National Pride and Tax Compliance: A Laboratory Experiment Using a Physiological Marker (2021)
This paper reports on a laboratory experiment designed specifically to test the influence of nationalpride on tax honesty while using a physiological marker to observe emotional responses to patriotic priming. Participants were exposed to one of three framing videos before earning income in a real effort task, and at each of 20 rounds (years) were given the chance to declare their taxable income. We find that psychological priming through exposure to symbols of Australian national pride and national identity had a positive effect on the level of tax compliance among Australian but not non- Australians. In addition, non-Australians report lower tax compliance ratios in the treatment groups than in the control group which may indicate an outgroup effect. When exploring the potential of a physiological marker of national pride we observe two different types of physiological responses to the activation and effects of national pride and its impact on tax compliance among Australians. Iconic images activate the parasympathetic nervous system while sports scenes activate the sympathetic nervous system, but both types of images and responses are positively associated with tax compliance. In addition, we find that non-Australians resident in the country for more than a year report a higher level of tax compliance, and that there are some similarities in heart rate variability (HRV) responses between Australian citizens born in the country and those born overseas who have been in Australia for a longer period. Overall, the results support the proposition that identifying with an ingroup at a national level is important for tax compliance.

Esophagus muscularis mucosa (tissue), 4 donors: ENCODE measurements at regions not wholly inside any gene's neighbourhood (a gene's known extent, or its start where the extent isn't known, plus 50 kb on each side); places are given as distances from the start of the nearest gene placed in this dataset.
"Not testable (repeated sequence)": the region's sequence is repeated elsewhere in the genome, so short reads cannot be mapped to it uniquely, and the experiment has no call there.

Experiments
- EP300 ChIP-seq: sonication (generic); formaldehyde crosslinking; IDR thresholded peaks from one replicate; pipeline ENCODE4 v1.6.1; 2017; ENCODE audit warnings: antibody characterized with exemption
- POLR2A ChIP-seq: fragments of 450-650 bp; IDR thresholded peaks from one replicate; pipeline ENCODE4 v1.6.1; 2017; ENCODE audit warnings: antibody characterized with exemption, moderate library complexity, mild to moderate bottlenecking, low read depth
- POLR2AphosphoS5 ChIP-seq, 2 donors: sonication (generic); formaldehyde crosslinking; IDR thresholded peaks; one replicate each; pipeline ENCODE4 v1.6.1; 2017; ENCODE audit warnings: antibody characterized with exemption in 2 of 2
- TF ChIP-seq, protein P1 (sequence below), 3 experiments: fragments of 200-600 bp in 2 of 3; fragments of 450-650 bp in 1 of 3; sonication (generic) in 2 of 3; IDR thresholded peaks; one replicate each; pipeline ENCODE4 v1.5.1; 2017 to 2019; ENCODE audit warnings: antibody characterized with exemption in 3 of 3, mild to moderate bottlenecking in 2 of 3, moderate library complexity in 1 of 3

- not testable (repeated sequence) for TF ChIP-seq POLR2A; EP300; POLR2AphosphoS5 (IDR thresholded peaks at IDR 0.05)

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Chan Ho Fai, Macintyre Alison, Schaffner Markus, Torgler Benno